The Fundamentals of Foam Rolling (Self-Myofascial Release)
The Fundamentals of Foam Rolling (Self-Myofascial Release)
Written By: Michael Lefebvre of Olympia Fitness and Performance. B.S
Oftentimes When leading a client through a foam rolling series. I’ll get asked questions like “What’s the point of this? What is this even doing?” (Usually the discomfort naturally elicits a curse word or two but that’s beside the point). My initial response is usually “well, do you know what Fascia is?” Nine times out of ten the answer will be no. I occasionally have to remind myself that not everybody studied human sciences or took an anatomy class at one point. I always try giving a simple explanation but it doesn’t always resonate. More often than not they’ll look at me with that expression on their face as if they had just downed a tablespoon of vinegar that says “What the hell are you even saying?”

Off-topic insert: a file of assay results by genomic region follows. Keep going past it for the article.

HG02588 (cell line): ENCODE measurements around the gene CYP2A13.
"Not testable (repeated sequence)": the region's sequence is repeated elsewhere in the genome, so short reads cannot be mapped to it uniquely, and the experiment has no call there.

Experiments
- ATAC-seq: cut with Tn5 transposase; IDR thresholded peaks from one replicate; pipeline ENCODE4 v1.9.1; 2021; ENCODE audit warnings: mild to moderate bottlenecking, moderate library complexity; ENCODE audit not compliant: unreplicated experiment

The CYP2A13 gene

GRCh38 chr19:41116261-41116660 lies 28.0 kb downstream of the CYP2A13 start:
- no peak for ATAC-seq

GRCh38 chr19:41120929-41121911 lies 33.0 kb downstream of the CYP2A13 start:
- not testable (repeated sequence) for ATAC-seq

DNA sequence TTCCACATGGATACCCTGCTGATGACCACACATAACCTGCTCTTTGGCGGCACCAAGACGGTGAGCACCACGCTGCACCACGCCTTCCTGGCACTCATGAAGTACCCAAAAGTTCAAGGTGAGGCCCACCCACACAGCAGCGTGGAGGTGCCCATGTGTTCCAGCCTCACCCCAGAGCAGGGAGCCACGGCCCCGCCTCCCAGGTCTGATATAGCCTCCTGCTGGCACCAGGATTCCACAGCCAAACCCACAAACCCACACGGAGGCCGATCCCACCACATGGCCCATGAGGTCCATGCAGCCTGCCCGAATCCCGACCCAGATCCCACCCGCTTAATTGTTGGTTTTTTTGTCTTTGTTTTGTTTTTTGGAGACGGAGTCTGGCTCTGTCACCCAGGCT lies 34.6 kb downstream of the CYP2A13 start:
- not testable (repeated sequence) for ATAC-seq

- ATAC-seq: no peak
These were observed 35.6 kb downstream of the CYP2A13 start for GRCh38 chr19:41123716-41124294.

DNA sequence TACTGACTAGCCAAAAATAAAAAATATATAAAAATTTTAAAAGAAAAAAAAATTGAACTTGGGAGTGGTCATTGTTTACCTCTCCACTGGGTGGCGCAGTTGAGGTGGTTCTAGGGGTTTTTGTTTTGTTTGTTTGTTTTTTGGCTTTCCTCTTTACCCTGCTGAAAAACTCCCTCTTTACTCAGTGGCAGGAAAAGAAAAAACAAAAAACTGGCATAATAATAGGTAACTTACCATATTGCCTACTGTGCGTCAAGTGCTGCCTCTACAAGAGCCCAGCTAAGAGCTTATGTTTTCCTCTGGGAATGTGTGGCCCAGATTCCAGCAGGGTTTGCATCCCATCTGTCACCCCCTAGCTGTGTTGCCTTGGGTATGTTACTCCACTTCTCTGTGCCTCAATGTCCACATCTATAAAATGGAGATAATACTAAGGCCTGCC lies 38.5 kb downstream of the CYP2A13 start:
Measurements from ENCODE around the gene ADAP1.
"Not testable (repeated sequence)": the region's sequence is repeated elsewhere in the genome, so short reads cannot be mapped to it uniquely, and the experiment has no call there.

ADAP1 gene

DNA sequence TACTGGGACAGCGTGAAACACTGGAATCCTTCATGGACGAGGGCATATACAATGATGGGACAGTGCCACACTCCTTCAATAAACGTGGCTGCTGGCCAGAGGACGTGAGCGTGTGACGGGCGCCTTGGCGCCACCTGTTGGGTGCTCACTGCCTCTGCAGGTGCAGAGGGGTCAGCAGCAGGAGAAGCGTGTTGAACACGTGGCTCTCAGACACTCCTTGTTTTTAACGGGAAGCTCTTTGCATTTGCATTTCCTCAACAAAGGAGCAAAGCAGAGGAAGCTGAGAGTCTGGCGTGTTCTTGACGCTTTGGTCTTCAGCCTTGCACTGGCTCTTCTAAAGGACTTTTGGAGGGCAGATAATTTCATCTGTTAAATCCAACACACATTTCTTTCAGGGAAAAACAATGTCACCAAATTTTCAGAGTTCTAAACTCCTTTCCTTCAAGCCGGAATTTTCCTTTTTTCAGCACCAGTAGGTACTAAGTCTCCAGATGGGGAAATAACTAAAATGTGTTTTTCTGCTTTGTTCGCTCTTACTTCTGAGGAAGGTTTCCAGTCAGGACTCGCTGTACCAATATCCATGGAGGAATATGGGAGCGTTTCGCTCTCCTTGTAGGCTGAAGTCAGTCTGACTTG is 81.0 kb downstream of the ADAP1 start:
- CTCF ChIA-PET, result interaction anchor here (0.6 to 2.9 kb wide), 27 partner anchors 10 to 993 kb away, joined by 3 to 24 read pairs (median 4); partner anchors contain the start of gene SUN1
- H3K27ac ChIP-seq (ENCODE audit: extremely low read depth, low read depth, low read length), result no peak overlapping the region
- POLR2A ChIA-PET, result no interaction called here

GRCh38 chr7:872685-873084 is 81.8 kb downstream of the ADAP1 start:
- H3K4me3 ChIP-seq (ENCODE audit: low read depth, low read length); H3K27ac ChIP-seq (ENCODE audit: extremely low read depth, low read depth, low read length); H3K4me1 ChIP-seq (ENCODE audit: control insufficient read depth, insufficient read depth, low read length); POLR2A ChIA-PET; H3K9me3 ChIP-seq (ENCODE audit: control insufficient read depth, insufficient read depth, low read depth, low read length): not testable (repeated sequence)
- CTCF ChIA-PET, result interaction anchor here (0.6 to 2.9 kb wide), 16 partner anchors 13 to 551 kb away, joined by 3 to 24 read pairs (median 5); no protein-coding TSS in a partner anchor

Therefore, I wanted to put together this blog explaining the basic science behind foam rolling and why you should be foam rolling regularly.
In order to understand the purpose of foam rolling (SMFR), we need to first grasp an understanding of what Fascia is. Fascia is our biological framework, it is an organized arrangement of wet / aqueous soft tissue that surrounds every muscle in the body as well as every other bodily structure beneath the skin. To paint a mental picture, imagine a wet, spider-web like material weaving all throughout your body in a multitude of directions. Your fascia has no beginning or end point and it connects all regions of the body forming one cohesive unit.
(Fascia interwoven between a dissected human muscle)